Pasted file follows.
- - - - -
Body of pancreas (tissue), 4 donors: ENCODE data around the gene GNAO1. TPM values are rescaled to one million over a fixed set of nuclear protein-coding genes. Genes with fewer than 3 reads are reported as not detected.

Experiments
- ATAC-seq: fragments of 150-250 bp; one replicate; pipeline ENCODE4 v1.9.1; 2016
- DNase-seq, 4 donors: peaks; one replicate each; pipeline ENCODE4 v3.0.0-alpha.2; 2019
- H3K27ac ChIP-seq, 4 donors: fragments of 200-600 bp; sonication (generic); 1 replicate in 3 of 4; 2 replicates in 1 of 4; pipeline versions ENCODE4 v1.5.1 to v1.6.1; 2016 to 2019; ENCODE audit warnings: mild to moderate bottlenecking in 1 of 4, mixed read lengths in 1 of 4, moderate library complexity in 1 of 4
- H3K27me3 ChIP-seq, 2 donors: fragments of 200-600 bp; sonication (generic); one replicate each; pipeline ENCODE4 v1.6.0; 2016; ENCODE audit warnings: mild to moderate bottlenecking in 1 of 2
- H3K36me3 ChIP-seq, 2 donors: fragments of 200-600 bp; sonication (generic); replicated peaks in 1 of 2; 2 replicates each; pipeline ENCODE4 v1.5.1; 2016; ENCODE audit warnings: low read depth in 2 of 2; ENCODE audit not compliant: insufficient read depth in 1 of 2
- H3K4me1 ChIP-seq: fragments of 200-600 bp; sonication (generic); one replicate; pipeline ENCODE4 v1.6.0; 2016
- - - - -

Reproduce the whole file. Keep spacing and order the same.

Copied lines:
Body of pancreas (tissue), 4 donors: ENCODE data around the gene GNAO1. TPM values are rescaled to one million over a fixed set of nuclear protein-coding genes. Genes with fewer than 3 reads are reported as not detected.

Experiments
- ATAC-seq: fragments of 150-250 bp; one replicate; pipeline ENCODE4 v1.9.1; 2016
- DNase-seq, 4 donors: peaks; one replicate each; pipeline ENCODE4 v3.0.0-alpha.2; 2019
- H3K27ac ChIP-seq, 4 donors: fragments of 200-600 bp; sonication (generic); 1 replicate in 3 of 4; 2 replicates in 1 of 4; pipeline versions ENCODE4 v1.5.1 to v1.6.1; 2016 to 2019; ENCODE audit warnings: mild to moderate bottlenecking in 1 of 4, mixed read lengths in 1 of 4, moderate library complexity in 1 of 4
- H3K27me3 ChIP-seq, 2 donors: fragments of 200-600 bp; sonication (generic); one replicate each; pipeline ENCODE4 v1.6.0; 2016; ENCODE audit warnings: mild to moderate bottlenecking in 1 of 2
- H3K36me3 ChIP-seq, 2 donors: fragments of 200-600 bp; sonication (generic); replicated peaks in 1 of 2; 2 replicates each; pipeline ENCODE4 v1.5.1; 2016; ENCODE audit warnings: low read depth in 2 of 2; ENCODE audit not compliant: insufficient read depth in 1 of 2
- H3K4me1 ChIP-seq: fragments of 200-600 bp; sonication (generic); one replicate; pipeline ENCODE4 v1.6.0; 2016